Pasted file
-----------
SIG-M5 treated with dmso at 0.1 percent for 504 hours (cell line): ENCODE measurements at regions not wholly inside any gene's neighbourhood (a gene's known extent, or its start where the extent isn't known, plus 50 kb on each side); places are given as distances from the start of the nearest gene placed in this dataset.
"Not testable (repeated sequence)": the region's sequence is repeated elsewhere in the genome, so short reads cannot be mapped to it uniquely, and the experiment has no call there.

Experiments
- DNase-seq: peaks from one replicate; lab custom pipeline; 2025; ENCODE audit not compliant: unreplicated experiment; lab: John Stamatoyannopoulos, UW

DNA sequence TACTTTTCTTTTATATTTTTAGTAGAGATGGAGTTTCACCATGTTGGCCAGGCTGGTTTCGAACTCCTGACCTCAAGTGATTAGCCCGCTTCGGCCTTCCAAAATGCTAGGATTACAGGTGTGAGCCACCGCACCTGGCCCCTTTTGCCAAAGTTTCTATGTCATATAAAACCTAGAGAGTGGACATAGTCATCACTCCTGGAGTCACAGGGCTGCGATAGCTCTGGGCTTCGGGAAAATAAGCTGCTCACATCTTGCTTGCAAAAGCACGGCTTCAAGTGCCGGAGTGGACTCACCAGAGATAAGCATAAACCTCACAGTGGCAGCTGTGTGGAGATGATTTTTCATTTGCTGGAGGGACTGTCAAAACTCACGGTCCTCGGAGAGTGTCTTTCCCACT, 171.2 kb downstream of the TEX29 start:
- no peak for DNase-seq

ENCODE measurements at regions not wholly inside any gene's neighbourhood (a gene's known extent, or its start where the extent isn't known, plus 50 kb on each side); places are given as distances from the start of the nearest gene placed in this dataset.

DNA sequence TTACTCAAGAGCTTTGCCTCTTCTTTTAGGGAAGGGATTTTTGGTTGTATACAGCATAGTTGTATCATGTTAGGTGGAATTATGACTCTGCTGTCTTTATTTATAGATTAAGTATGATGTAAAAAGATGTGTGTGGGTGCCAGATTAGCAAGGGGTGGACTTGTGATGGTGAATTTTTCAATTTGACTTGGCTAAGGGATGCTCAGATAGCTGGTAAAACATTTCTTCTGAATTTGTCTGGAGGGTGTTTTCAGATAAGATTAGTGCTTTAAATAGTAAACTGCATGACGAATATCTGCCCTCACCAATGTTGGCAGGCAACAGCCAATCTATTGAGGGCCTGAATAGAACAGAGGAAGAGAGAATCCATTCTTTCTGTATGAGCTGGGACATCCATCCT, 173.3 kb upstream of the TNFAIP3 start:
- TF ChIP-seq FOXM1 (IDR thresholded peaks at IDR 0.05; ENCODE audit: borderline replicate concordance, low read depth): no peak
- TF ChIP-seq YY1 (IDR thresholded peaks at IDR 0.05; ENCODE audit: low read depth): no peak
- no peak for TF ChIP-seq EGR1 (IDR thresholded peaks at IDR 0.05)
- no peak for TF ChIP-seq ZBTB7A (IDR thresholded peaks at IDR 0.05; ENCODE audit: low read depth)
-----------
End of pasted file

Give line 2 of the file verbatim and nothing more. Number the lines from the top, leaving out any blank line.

"Not testable (repeated sequence)": the region's sequence is repeated elsewhere in the genome, so short reads cannot be mapped to it uniquely, and the experiment has no call there.